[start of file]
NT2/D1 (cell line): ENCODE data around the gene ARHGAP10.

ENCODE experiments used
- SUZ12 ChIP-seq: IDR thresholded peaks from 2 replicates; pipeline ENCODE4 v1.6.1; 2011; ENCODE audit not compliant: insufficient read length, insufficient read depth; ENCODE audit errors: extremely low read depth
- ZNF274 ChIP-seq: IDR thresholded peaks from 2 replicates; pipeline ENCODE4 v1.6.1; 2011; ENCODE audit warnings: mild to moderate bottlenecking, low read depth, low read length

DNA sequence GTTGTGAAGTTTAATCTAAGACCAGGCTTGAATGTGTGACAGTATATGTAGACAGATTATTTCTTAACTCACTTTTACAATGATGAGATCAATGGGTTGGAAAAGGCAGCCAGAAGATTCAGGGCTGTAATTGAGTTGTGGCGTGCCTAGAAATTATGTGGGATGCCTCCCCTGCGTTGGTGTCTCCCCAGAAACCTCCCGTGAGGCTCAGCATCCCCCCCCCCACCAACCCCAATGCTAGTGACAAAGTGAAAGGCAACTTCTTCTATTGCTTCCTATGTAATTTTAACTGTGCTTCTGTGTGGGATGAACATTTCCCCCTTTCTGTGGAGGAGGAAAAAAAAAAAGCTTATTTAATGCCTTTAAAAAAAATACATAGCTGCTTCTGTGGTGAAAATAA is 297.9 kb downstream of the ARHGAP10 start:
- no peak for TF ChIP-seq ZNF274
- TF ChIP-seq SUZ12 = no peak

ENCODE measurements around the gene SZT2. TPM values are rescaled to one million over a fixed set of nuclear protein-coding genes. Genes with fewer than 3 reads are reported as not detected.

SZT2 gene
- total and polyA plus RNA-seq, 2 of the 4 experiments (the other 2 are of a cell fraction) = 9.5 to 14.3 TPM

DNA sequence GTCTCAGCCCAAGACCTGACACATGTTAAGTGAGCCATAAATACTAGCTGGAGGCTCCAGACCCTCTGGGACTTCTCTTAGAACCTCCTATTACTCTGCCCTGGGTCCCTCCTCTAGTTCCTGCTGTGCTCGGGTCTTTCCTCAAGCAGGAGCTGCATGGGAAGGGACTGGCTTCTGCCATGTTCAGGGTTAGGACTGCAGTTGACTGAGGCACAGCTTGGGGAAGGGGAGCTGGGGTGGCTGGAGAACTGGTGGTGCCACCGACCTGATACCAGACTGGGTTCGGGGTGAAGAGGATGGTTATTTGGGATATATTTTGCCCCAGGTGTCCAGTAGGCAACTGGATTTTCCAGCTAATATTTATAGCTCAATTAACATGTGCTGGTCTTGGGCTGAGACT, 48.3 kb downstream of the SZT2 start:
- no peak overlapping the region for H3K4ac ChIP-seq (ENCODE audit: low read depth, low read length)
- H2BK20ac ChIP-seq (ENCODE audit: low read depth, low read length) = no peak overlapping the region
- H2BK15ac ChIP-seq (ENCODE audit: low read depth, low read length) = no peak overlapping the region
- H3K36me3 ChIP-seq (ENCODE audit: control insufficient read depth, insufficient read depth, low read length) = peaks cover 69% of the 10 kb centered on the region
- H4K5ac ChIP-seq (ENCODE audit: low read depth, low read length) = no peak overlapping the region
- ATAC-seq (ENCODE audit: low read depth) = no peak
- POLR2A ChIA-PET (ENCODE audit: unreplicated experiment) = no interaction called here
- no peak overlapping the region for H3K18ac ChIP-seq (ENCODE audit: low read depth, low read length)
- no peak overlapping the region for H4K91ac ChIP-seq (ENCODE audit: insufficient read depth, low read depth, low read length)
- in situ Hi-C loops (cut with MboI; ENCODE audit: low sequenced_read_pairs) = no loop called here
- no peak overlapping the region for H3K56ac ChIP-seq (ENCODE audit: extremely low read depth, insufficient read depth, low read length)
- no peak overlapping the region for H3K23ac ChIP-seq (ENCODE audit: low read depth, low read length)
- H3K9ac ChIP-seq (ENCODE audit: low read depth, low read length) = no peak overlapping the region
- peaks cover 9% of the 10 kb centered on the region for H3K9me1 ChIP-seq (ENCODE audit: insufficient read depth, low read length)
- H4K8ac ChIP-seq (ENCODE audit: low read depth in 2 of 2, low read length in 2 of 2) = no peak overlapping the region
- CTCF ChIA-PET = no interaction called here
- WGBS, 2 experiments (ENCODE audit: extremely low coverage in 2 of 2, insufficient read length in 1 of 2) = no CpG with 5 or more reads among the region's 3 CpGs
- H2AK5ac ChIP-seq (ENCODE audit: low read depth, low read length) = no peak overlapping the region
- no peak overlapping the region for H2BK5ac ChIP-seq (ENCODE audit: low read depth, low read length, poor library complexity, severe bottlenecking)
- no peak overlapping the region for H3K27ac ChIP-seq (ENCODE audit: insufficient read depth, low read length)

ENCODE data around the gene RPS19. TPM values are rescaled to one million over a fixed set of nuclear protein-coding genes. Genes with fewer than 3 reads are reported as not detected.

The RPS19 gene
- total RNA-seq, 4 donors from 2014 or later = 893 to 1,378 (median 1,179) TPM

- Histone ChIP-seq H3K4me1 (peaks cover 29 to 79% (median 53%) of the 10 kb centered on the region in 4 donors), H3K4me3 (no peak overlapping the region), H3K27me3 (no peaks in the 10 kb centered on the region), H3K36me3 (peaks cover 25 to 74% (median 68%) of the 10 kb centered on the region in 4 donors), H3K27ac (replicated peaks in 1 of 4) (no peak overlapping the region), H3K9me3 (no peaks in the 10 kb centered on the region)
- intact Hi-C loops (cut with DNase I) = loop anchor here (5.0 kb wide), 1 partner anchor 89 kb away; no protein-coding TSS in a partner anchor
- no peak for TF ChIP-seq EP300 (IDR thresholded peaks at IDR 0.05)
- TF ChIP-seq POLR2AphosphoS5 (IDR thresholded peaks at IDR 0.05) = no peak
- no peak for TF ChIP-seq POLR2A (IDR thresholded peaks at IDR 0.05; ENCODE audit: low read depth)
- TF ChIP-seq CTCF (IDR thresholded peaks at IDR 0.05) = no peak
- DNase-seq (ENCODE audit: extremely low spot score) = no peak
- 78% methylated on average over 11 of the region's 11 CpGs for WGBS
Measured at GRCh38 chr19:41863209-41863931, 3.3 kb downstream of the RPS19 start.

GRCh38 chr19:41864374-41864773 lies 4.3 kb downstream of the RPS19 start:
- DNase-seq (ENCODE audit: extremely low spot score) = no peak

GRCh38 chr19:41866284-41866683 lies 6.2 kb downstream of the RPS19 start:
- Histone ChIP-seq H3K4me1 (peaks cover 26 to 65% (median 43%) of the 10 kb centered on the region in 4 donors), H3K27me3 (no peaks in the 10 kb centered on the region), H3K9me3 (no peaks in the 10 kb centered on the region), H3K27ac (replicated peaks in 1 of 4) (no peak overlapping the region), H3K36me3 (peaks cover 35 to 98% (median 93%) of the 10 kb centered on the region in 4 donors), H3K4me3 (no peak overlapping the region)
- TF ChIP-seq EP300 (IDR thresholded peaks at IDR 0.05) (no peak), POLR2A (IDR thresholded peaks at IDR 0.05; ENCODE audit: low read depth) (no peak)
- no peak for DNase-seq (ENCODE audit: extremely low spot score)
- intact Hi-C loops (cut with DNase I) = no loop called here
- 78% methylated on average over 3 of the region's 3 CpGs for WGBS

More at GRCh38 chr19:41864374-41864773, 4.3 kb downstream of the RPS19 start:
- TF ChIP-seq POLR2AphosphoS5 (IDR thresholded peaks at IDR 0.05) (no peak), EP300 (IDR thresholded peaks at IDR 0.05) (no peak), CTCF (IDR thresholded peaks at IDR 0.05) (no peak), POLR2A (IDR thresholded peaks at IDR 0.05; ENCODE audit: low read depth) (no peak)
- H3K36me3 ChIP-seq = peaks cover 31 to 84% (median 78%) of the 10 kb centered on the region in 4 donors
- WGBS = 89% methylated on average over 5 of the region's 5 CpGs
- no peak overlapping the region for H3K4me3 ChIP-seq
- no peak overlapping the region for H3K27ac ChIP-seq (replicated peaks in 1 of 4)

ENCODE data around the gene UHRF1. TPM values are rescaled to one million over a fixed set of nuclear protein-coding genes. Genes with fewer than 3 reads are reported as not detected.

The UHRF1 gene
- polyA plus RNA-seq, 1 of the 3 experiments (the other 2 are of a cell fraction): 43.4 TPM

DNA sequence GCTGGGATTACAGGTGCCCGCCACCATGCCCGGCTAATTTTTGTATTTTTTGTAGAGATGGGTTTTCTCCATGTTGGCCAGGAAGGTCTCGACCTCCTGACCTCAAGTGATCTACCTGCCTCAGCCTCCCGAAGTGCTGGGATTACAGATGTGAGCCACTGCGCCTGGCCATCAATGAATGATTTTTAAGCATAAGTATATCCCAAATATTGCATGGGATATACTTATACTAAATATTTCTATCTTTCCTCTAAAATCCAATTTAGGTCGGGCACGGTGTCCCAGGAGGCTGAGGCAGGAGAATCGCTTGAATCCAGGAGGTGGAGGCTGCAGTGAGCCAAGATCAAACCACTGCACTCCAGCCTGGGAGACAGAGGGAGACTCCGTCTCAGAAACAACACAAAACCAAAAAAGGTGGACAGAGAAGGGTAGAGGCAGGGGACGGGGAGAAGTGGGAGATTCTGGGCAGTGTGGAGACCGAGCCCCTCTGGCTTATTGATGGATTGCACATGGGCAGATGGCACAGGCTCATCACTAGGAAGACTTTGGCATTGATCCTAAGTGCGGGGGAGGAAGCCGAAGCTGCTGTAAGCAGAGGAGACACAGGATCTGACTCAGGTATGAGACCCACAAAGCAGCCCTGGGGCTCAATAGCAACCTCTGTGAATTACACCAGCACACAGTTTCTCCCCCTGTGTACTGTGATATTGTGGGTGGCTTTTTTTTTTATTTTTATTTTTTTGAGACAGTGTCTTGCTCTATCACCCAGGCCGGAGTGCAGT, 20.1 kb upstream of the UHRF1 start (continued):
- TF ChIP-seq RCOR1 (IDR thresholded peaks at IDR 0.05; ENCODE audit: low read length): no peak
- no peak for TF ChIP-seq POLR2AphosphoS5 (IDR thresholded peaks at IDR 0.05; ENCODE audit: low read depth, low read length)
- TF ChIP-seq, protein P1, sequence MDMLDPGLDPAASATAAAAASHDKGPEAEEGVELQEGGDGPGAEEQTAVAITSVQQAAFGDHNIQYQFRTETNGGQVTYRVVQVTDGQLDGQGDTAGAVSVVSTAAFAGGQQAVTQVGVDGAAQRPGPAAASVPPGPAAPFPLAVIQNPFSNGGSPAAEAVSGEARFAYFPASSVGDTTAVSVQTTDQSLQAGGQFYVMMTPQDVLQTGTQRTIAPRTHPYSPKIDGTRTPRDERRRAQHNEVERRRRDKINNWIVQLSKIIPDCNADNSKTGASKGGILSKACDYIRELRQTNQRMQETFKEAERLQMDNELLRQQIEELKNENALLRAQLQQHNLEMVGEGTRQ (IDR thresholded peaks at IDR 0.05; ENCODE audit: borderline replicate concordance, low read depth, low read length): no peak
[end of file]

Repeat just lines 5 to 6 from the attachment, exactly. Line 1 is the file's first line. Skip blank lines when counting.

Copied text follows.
DNA sequence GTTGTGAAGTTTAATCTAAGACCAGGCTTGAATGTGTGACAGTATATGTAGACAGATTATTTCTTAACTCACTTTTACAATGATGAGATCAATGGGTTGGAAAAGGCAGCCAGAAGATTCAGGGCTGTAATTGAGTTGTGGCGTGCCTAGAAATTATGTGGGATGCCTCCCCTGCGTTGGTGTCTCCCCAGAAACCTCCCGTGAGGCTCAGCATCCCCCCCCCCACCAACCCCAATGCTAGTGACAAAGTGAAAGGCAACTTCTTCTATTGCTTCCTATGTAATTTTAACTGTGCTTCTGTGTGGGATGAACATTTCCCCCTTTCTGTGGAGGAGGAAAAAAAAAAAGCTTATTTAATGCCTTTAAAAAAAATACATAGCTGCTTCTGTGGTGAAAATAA is 297.9 kb downstream of the ARHGAP10 start:
- no peak for TF ChIP-seq ZNF274